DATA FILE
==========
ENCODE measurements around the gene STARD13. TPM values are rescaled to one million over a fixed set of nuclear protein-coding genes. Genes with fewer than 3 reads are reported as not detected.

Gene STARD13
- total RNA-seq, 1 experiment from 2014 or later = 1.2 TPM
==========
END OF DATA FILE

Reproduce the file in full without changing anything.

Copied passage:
ENCODE measurements around the gene STARD13. TPM values are rescaled to one million over a fixed set of nuclear protein-coding genes. Genes with fewer than 3 reads are reported as not detected.

Gene STARD13
- total RNA-seq, 1 experiment from 2014 or later = 1.2 TPM